“Funding for our future, permanent art space in the Mission District will bring long-term stability for CANA-Carnaval San Francisco and hundreds of artists, positively impacting our ability to focus on programming and development. This support will help preserve our community and city’s vibrant artistic culture for generations to come,” said Roberto Hernandez, Artistic Director, and Executive Producer.

 

     Japanese Community Youth Council received an award of $83,500 to support the repair and replacement of items required by the relocation of its college access programs to 1710 Octavia Street. The new site will be used to offer academic support and college advising for low-income, first-generation college students. While services are offered onsite at schools throughout San Francisco, the 1710 Octavia site will be used for afterschool, evening, weekend, and summer activities.

 

     “JCYC is extremely pleased to be awarded a relocation grant from the San Francisco Nonprofit Sustainability Initiative which will make it possible for our organization to move into new, long-term program space.  We are grateful for the opportunity to utilize these resources to create the most welcoming and safest environment for the children and youth we serve,” said Jon Osaki, Executive Director of the Japanese Community Youth Council.

 

     Other 2021 awardees include Bay Area Video Coalition, Charity Cultural Services Center, Children’s Book Project, Chinese Historical Society of America, Kultivate Labs, Larkin Street Youth Services, The Healing Well, and Youth Art Exchange.

 

     Grants are administered by Community Vision, which will announce the next request for acquisition proposals in June 2021 and offer several workshops with more information. Should funding be approved by the Board of Supervisors, the next round of applications for relocation and renovation grants will open in late 2021. Past program guidelines are available at communityvisionca.org/sfsustainability.. Information about past NSI awardees and current resources can be found at oewd.org/nonprofits.

This report is from the Mayor’s Office of Communication.

 

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Why Promoting Private Sector Investment in Electronic Vehicle Charging Market is Key

As Democrats debate their $2 trillion infrastructure package, there has already been a lot of discussion about provisions aimed at promoting EVs. I know Democratic leaders like Speaker Pelosi will ensure that these policies will effectively encourage the adoption of EVs, and one way to do that is to ensure free and fair competition in the EV charger market.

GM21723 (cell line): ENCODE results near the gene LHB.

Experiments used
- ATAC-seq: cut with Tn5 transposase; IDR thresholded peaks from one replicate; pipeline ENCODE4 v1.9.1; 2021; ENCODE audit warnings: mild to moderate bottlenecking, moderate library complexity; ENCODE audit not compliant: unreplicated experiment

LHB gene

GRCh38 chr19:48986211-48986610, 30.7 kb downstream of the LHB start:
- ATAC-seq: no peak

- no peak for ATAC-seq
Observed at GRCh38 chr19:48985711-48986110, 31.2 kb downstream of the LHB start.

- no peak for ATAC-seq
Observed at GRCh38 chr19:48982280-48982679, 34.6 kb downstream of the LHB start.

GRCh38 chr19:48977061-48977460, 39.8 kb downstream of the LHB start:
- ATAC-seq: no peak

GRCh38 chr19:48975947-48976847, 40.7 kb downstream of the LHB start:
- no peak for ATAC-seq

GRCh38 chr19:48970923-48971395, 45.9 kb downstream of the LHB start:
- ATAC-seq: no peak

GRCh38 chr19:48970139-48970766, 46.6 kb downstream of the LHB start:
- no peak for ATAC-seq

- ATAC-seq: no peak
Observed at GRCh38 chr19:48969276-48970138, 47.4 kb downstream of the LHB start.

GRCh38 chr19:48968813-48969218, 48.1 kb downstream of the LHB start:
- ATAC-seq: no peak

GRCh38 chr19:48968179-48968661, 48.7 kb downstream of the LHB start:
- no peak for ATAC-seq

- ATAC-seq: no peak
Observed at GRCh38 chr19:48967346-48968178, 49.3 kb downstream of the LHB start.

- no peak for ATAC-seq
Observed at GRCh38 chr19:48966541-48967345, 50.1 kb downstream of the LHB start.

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The Biden Administration has expressed that one of their priorities is to facilitate more use of electric vehicles (EVs). Transportation Secretary Pete Buttigieg has said that “to meet the climate crisis, we must put millions of new electric vehicles on America’s roads.”
The Democratic Party is in agreement that EVs are a big part of the future of our transportation system and will be a huge component of their upcoming infrastructure package. But in the rush to move to electric cars, it is critical that Democratic leaders like House Speaker Nancy Pelosi ensure policies will be effective at aiding in the transition to EVs without putting the burden of this shift on already underserved communities.
One policy to avoid, for example, can be seen right here in California, where the California Public Utilities Commission approved utility companies to increase the rates on current customers to pay for the construction and operation of EV infrastructure.
Given that EVs are also not an economically viable option for most Americans, the people who will benefit most from these charging stations are those who can afford the EVs’ more expensive sticker price – which is wealthier Americans. On average, an EV costs nearly $20,000 more upfront than gas-powered vehicles. Yet the people who will be most burdened by an increase on their monthly electric bill to cover the cost for these EV chargers are already struggling families. Low-income families should not have to shoulder additional burdens for addressing climate change, particularly since wealthier people produce more carbon pollution.
And while utility companies have tried to downplay the increased costs on ratepayers, the utilities’ EV infrastructure projects have already run exceedingly over budget – meaning they have to charge their customers even more. For example, the public utility commission authorized $45 million for the first phase of “Power Your Drive,” which was a program established for utilities to build EV chargers. But by the time phase, one was complete, San Diego Gas & Electric (SDG&E) had spent $70.2 million — 55.5 percent more than authorized.